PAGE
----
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Biographical Sketches

Samuel Chase
Samuel Chase

Fervid Revolutionary Samuel Chase led the campaign that crushed conservative opposition and alined his colony with the others in the independence struggle. Labeled the "Demosthenes of Maryland" for his fancy albeit effective oratory, he also demonstrated skill as a writer. But his independent attitude, stormy disposition, and outspokenness diluted his political effectiveness. As an Associate Justice of the U.S. Supreme Court, he became a controversial figure.

Chase was the son of an Anglican clergyman. He was born in 1741 at the farmhouse of his mother's parents on Maryland's Eastern Shore near the city of Princess Anne. His mother had come there from her home at nearby Allen for a visit. She died at or soon after the birth. Likely Chase's grandparents cared for him at least a few years, until about the time his father took over a parish in Baltimore. The latter provided the youth with his initial education, mainly in the classics.

Between the ages of 18 and 20, Chase read law with an Annapolis firm and joined the bar in 1761. The next year, he married; his wife bore at least two sons and two daughters. Two years after his marriage, he entered the colonial State legislature and retained membership for two decades. From the beginning, he opposed the royal government. Annapolis officials denounced him for his participation in the violent protests of the Sons of Liberty in 1765 against the Stamp Act. In 1774-75 he took part in the Maryland committee of correspondence, council of safety, and the provincial convention.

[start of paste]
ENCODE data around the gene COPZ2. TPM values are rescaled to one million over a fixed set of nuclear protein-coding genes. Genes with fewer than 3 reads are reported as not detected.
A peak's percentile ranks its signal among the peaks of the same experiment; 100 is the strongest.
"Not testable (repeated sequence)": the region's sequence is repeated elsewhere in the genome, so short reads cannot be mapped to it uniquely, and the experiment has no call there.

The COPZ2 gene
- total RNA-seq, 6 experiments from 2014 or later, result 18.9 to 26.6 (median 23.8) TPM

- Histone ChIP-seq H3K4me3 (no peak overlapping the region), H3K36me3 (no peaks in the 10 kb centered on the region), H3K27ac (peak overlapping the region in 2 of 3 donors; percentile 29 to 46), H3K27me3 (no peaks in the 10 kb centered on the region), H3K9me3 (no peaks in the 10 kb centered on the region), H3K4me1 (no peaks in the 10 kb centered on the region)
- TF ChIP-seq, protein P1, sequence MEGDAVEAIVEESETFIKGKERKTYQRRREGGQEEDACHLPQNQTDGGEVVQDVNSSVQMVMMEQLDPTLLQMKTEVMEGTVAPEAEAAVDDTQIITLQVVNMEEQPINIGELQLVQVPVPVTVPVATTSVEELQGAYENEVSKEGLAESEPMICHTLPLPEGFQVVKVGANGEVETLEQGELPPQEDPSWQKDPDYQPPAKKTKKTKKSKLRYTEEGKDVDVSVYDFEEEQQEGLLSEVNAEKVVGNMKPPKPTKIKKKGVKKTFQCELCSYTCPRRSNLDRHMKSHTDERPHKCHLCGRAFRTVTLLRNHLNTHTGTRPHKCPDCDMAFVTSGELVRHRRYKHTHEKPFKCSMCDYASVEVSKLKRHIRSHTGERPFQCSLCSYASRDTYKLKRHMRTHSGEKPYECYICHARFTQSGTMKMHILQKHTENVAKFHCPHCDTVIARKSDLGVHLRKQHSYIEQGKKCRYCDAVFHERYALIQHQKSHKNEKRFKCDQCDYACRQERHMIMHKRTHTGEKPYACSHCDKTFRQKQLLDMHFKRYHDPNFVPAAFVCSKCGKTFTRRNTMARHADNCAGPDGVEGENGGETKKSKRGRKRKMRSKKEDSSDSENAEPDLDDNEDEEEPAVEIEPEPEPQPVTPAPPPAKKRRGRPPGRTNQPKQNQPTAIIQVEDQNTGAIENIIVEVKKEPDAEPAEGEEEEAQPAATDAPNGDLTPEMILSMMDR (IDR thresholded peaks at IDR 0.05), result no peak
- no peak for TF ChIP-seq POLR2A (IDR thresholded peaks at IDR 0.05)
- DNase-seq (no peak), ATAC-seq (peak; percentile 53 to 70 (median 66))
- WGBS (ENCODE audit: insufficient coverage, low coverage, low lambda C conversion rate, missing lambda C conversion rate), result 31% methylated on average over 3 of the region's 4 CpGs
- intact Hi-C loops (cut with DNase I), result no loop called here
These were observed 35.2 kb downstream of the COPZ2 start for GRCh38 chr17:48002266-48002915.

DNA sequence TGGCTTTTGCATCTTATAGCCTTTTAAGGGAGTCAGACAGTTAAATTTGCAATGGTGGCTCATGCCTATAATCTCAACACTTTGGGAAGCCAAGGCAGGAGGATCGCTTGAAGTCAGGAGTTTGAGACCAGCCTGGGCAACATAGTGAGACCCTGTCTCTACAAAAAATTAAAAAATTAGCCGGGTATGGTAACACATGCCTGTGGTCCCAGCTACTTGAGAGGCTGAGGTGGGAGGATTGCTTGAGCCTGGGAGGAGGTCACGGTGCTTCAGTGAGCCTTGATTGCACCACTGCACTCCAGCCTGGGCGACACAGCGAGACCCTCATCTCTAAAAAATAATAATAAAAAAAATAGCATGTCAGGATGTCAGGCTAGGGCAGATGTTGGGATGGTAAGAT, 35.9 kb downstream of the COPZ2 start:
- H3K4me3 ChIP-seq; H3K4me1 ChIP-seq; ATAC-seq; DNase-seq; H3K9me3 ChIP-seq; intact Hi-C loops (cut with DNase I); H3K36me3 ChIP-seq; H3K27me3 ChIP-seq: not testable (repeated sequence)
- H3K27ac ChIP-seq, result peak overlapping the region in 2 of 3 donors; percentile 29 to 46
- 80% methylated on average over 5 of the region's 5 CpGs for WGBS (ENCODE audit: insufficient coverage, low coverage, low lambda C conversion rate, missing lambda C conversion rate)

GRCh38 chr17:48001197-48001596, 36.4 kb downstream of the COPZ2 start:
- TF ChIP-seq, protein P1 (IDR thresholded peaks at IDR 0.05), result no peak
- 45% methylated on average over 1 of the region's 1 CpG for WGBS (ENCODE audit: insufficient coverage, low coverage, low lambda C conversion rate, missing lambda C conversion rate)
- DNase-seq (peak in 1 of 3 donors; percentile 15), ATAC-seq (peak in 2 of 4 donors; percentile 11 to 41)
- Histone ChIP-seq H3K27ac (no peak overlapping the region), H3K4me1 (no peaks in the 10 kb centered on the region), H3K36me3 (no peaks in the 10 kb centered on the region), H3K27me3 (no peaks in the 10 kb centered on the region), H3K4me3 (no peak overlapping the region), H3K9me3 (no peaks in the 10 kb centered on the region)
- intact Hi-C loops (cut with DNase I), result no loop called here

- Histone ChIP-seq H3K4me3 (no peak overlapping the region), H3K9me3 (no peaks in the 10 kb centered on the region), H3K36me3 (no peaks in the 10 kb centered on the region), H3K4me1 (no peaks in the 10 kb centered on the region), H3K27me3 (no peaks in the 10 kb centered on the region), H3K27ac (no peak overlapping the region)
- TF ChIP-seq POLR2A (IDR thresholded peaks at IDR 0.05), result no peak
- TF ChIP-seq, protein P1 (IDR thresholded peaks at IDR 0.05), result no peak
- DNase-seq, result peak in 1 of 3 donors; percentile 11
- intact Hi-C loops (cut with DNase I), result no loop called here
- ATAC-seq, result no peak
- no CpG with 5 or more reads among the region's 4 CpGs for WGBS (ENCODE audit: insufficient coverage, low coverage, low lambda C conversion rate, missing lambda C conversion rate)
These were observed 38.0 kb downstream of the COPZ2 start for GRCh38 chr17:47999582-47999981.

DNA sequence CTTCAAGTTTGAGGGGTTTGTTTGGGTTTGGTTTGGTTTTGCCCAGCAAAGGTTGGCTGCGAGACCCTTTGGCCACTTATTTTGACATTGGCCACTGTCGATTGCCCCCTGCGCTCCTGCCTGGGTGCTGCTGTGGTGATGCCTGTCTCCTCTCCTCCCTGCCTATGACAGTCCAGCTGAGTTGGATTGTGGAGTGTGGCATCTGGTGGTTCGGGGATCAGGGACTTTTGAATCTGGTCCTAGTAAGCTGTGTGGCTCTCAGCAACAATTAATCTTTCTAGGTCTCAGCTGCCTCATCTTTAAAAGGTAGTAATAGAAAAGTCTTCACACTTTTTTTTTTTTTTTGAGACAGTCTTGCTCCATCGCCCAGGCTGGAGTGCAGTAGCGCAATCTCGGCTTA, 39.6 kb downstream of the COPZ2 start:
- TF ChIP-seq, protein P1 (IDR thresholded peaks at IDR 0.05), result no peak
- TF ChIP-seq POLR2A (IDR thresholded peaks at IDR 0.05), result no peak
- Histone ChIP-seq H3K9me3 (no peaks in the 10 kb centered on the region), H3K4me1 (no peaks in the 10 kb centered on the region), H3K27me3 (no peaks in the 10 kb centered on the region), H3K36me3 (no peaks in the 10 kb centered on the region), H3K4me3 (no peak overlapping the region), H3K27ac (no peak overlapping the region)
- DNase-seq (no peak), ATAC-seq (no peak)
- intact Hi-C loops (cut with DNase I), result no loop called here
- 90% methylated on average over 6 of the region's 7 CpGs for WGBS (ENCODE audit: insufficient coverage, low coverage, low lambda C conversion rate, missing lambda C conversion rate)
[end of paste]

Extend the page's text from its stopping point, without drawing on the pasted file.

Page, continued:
In the former year, Chase had joined the Continental Congress. He advocated an embargo on trade with Britain, showed special interest in diplomatic matters, early urged a confederation of the Colonies, defended George Washington from his congressional detractors, and in 1776 journeyed to Montreal with a commission that tried but failed to achieve a union with Canada. When he returned to Philadelphia around the middle of June, Congress had just postponed the vote on the Lee independence resolution. Realizing that Maryland was straddling the fence on the issue, Chase rushed home. Along with Charles Carroll of Carrollton and William Paca, he labored for 2 weeks to overcome opposition and won a committal to independence from the convention. The Maryland Delegates registered it in time for the first congressional vote, on July 1. In 1778 Chase lost his office because of adverse publicity generated by the advantage he had taken of knowledge gained in Congress to engage in a profiteering scheme.

In 1783-84 Chase traveled to London as a State emissary on an unfruitful mission to recover Maryland stock in the Bank of England from two fugitive Loyalists. Upon his return apparently, his first wife having died, he remarried; resumed his law practice; and engaged in various unsuccessful business enterprises that led to bankruptcy in 1789. Meantime, he had reentered politics. In 1785 he had represented Maryland at the Mount Vernon (Va.) Conference, forerunner of the Annapolis Convention. The next year, he moved his family from Annapolis to Baltimore, where he soon became chief judge of the Baltimore County criminal court (1788-95). As a delegate to the Maryland ratifying convention in 1788, he strongly opposed the Constitution, though he later became a staunch Federalist. From 1791 until 1794, while still a county judge, he also held the position of chief justice of the Maryland Superior Court.

Chase achieved his greatest fame as an Associate Justice of the U.S. Supreme Court (1796-1811). He was one of the ablest jurists in the body prior to Chief Justice John Marshall (1801-35), and delivered many influential opinions. His inability to control his political partisanship while on the bench—a trait he shared with some other judges of his time-led to various judicial improprieties and impeachment proceedings against him in 1805. But Congress acquitted him.

Still a Justice, Chase died in Baltimore 2 months after he celebrated his 70th birthday. His grave is in St. Paul's Cemetery.

Drawing: Oil, 1819, by Charles Willson Peale, after his 1773 painting, Independence National Historical Park.

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Last Updated: 04-Jul-2004